26 December 2006

Nomadic with the Truth

A Representation of an Experience Part 1.

I have a daily commute of three or four hours. So, I am eating books on the train.

I recently read Jonathan Safran Foer's Everything is Illuminated, winner of the Guardian First Book Award in 2002.

Half of the book is meant to be written by the author who goes to the Ukraine to find the woman who saved his Grandfather from the Nazis.

The other half of the book is meant to be written by Alex, the young Ukrainian translator who guides Jonathan on the trip.

Their stories are inter-twined and they share their perspectives on each other's writings.

Jonathan is writing a fictional account of the story of his relatives and Alex is writing a story about his and Jonathan's trip through the Ukraine.

I love a passage written by Alex to Jonathan.

It might relate to De Zengotita's idea of representations?

Alex asks Jonathan in a letter, "We are being very nomadic with the truth, yes? The both of us? Do you think it is acceptable when we are writing about things that occurred?"

Alex says that if the answer is "no" then he wants to know why Jonathan is writing in such in a fictional, almost fantasy-like manner about his Grandfather and the town they visited.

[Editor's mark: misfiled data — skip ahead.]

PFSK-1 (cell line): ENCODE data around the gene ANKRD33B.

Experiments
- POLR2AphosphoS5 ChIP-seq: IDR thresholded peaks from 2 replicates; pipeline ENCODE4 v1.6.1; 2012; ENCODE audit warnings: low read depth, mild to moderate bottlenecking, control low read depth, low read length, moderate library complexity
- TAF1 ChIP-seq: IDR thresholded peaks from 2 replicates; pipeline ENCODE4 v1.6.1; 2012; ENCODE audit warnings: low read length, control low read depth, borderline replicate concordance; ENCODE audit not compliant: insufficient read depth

And he wants to know why they have to leave out parts. It seems, to him, untruthful to make these choices.

Alex says that if the answer to the question is "yes" then this creates another question.

If they feel it's OK to be "such nomads with the truth," then Alex wants to know why don't they just go ahead and make the story even better than real life?

Alex gives examples of ways to improve the story and says they could make it "perfect and beautiful, and funny, and usefully sad, as you say."

He concludes with, "I do not think that there are any limits to how excellent we could make life seem." p. 179 - 180

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